Scelo Makhathini and Eugene de Beer, co-founders of LinkdPro, have found a possible solution to the unemployment crisis in the country by using technology to connect individuals that have taken the leap and are creating their own employment.
LinkdPro is Africa’s first digital marketplace matching top freelance business professionals from top-tier consulting and advisory firms to companies looking for niche expertise project-based work.
It is an on-demand digital platform launched in 2016 which connects freelance business professionals to work opportunities.
The founders said entrepreneurs and consultants, also termed freelancers, in South Africa and globally seem to be the way forward when it comes to solving the country’s worrying unemployment problem.
LinkdPro allows freelance professionals to access project opportunities that fit their skills, interests and build visibility.
It also allows companies to get top freelance business professionals ready to deliver great project work flexibility.
The digital marketplace also alleviates corporates that want to cut their expenses by decreasing their salary burden and also leads to less disputes with employers and employees over unpaid salaries.
LinkdPro is trying to solve the problem in the market wherein businesses are struggling to find top talent to upscale their teams on demand and also where young freelance business professionals are struggling to find project opportunities in one place.
Co-founder Scelo Makhathini said that LinkdPro was inspired by a trend in the market where professionals, particularly young professionals from top professional services firms, are leaving their permanent jobs to pursue work opportunities as freelance professionals.
He said that young professionals are choosing to become freelancers in pursuit of work-life flexibility, working on their own terms and the excitement of running their own businesses.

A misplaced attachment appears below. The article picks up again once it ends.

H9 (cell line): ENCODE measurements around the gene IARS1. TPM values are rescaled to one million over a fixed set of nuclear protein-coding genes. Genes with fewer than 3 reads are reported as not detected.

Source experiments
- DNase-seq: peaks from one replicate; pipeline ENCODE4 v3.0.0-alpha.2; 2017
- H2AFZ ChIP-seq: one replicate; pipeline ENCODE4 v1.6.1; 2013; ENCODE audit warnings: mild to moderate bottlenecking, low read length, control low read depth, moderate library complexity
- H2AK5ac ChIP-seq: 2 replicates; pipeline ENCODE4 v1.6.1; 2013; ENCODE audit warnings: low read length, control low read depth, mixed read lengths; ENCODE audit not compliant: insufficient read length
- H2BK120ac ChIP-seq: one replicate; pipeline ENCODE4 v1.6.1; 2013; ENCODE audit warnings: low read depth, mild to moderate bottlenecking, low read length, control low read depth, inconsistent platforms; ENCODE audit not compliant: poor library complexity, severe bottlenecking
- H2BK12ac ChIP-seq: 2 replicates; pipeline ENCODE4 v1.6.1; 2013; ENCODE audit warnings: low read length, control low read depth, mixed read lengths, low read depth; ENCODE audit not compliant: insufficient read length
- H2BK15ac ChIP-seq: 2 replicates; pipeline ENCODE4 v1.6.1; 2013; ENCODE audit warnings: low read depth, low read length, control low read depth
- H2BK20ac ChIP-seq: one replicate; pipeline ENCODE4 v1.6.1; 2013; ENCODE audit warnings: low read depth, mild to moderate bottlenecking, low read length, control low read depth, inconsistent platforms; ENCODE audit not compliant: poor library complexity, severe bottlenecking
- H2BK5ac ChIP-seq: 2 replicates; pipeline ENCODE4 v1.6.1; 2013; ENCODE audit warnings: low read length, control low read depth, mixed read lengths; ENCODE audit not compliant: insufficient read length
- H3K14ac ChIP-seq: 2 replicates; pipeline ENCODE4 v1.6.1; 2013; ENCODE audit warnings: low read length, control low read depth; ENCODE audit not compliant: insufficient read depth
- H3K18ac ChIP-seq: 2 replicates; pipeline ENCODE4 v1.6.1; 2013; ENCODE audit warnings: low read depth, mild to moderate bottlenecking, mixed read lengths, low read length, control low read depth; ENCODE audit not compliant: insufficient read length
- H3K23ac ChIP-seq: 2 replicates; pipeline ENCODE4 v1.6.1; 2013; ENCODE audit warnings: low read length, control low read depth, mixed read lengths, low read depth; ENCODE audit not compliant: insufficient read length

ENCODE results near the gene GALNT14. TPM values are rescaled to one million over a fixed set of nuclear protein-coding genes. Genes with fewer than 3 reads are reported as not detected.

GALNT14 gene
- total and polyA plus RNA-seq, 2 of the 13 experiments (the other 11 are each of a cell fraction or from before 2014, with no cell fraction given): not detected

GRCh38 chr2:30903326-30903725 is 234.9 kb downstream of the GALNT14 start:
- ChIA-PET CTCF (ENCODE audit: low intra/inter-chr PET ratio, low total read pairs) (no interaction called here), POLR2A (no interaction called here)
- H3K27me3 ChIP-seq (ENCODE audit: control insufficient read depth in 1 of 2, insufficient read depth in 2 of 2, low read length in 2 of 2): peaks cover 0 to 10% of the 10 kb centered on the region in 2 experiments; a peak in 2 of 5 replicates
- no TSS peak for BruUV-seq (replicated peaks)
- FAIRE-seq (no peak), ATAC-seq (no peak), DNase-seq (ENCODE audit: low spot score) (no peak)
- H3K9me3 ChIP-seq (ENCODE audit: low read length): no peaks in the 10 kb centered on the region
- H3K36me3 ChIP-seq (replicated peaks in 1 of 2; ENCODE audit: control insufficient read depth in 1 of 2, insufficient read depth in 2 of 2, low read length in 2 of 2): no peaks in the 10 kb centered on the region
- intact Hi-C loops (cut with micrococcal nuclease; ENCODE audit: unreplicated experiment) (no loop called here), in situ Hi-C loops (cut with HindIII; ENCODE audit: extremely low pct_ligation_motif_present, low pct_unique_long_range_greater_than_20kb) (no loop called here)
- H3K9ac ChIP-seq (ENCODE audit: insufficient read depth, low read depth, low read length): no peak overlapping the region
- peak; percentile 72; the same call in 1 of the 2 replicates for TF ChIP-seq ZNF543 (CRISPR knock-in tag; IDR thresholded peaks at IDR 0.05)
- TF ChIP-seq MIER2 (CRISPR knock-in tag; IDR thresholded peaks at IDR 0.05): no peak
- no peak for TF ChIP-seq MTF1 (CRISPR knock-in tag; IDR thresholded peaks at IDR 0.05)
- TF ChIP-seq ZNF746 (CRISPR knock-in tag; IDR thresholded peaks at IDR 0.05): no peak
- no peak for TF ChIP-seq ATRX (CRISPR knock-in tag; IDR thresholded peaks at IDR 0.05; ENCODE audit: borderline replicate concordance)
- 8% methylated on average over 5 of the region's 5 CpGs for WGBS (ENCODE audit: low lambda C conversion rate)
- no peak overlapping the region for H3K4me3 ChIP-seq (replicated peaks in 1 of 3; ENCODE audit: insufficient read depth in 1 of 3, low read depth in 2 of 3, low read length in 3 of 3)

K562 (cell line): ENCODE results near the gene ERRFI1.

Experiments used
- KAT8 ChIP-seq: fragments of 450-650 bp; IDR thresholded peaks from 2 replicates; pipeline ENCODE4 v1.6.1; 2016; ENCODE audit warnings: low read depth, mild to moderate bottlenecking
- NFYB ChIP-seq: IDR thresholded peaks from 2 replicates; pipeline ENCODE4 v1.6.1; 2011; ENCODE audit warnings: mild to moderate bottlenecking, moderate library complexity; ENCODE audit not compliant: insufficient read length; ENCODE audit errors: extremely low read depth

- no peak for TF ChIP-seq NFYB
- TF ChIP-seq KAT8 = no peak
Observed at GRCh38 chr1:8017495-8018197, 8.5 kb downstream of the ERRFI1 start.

“However this new emerging workforce of young freelance business professionals is highly fragmented and businesses looking to hire freelance professionals for short-term projects are finding it difficult to source them in a highly fragmented market.
“Young freelance business professionals are struggling to access new project opportunities that fit their skills set and experience,” Makhathini said.
He said that it was formed to solve the above problems and create a solution where young freelance business professionals ranging from management/strategy consultants, commercial lawyers, ex-investment bankers, IT specialists, industry experts and businesses find each other.
LinkdPro employs five young people all under the age of 30 and has connected more than 50 young people to project opportunities by making it possible for these small businesses to attract top professional talent at a fraction of the cost of what professional services firms would have charged.
“LinkdPro is increasingly connecting young business freelancers to the right project-based work opportunities and millions of South Africans could find new jobs more quickly, reducing the duration of unemployment, while thousands who are inactive or employed part time could gain additional hours through its digital platform,” Makhathini said.